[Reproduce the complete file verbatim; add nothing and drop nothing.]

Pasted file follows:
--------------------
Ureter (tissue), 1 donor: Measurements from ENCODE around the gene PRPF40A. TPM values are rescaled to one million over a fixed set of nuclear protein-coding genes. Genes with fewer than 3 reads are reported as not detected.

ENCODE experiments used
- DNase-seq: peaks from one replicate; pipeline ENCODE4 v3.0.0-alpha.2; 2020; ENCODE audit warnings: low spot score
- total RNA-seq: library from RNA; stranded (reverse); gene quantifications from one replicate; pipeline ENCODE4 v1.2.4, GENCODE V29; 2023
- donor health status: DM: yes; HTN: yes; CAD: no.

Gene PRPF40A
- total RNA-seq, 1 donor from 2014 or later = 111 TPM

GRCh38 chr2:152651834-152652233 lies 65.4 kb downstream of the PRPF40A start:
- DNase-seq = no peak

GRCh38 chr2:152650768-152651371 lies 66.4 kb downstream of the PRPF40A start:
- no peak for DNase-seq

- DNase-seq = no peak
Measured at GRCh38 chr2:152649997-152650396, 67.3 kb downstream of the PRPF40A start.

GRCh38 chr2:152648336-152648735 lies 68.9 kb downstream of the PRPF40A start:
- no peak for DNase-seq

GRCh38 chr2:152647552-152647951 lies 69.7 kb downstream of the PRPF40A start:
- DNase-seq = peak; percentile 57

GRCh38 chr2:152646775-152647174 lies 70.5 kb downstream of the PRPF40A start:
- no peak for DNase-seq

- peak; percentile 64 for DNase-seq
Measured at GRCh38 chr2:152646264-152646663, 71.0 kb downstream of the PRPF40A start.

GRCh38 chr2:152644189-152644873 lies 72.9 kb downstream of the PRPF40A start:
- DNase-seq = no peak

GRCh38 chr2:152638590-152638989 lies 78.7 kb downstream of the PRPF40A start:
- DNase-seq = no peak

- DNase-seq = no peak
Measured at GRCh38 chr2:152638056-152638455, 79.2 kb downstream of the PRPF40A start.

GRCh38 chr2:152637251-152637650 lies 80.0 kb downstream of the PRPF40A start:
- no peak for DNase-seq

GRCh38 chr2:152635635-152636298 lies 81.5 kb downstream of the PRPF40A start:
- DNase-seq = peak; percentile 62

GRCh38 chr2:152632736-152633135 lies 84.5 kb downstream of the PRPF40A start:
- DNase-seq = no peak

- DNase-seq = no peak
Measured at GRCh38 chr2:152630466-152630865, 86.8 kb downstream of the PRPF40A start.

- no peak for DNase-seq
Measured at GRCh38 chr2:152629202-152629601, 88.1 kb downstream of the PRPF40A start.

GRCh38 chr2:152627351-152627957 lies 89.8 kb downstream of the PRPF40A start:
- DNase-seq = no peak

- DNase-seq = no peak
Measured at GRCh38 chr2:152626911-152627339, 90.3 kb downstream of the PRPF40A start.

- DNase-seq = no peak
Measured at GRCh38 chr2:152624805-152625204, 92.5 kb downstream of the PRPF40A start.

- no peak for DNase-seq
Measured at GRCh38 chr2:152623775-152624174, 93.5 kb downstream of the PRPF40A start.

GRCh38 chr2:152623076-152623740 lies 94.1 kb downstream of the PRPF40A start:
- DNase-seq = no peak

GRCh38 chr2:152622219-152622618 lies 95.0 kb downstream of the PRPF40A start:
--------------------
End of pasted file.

Ureter (tissue), 1 donor: Measurements from ENCODE around the gene PRPF40A. TPM values are rescaled to one million over a fixed set of nuclear protein-coding genes. Genes with fewer than 3 reads are reported as not detected.

ENCODE experiments used
- DNase-seq: peaks from one replicate; pipeline ENCODE4 v3.0.0-alpha.2; 2020; ENCODE audit warnings: low spot score
- total RNA-seq: library from RNA; stranded (reverse); gene quantifications from one replicate; pipeline ENCODE4 v1.2.4, GENCODE V29; 2023
- donor health status: DM: yes; HTN: yes; CAD: no.

Gene PRPF40A
- total RNA-seq, 1 donor from 2014 or later = 111 TPM

GRCh38 chr2:152651834-152652233 lies 65.4 kb downstream of the PRPF40A start:
- DNase-seq = no peak

GRCh38 chr2:152650768-152651371 lies 66.4 kb downstream of the PRPF40A start:
- no peak for DNase-seq

- DNase-seq = no peak
Measured at GRCh38 chr2:152649997-152650396, 67.3 kb downstream of the PRPF40A start.

GRCh38 chr2:152648336-152648735 lies 68.9 kb downstream of the PRPF40A start:
- no peak for DNase-seq

GRCh38 chr2:152647552-152647951 lies 69.7 kb downstream of the PRPF40A start:
- DNase-seq = peak; percentile 57

GRCh38 chr2:152646775-152647174 lies 70.5 kb downstream of the PRPF40A start:
- no peak for DNase-seq

- peak; percentile 64 for DNase-seq
Measured at GRCh38 chr2:152646264-152646663, 71.0 kb downstream of the PRPF40A start.

GRCh38 chr2:152644189-152644873 lies 72.9 kb downstream of the PRPF40A start:
- DNase-seq = no peak

GRCh38 chr2:152638590-152638989 lies 78.7 kb downstream of the PRPF40A start:
- DNase-seq = no peak

- DNase-seq = no peak
Measured at GRCh38 chr2:152638056-152638455, 79.2 kb downstream of the PRPF40A start.

GRCh38 chr2:152637251-152637650 lies 80.0 kb downstream of the PRPF40A start:
- no peak for DNase-seq

GRCh38 chr2:152635635-152636298 lies 81.5 kb downstream of the PRPF40A start:
- DNase-seq = peak; percentile 62

GRCh38 chr2:152632736-152633135 lies 84.5 kb downstream of the PRPF40A start:
- DNase-seq = no peak

- DNase-seq = no peak
Measured at GRCh38 chr2:152630466-152630865, 86.8 kb downstream of the PRPF40A start.

- no peak for DNase-seq
Measured at GRCh38 chr2:152629202-152629601, 88.1 kb downstream of the PRPF40A start.

GRCh38 chr2:152627351-152627957 lies 89.8 kb downstream of the PRPF40A start:
- DNase-seq = no peak

- DNase-seq = no peak
Measured at GRCh38 chr2:152626911-152627339, 90.3 kb downstream of the PRPF40A start.

- DNase-seq = no peak
Measured at GRCh38 chr2:152624805-152625204, 92.5 kb downstream of the PRPF40A start.

- no peak for DNase-seq
Measured at GRCh38 chr2:152623775-152624174, 93.5 kb downstream of the PRPF40A start.

GRCh38 chr2:152623076-152623740 lies 94.1 kb downstream of the PRPF40A start:
- DNase-seq = no peak

GRCh38 chr2:152622219-152622618 lies 95.0 kb downstream of the PRPF40A start: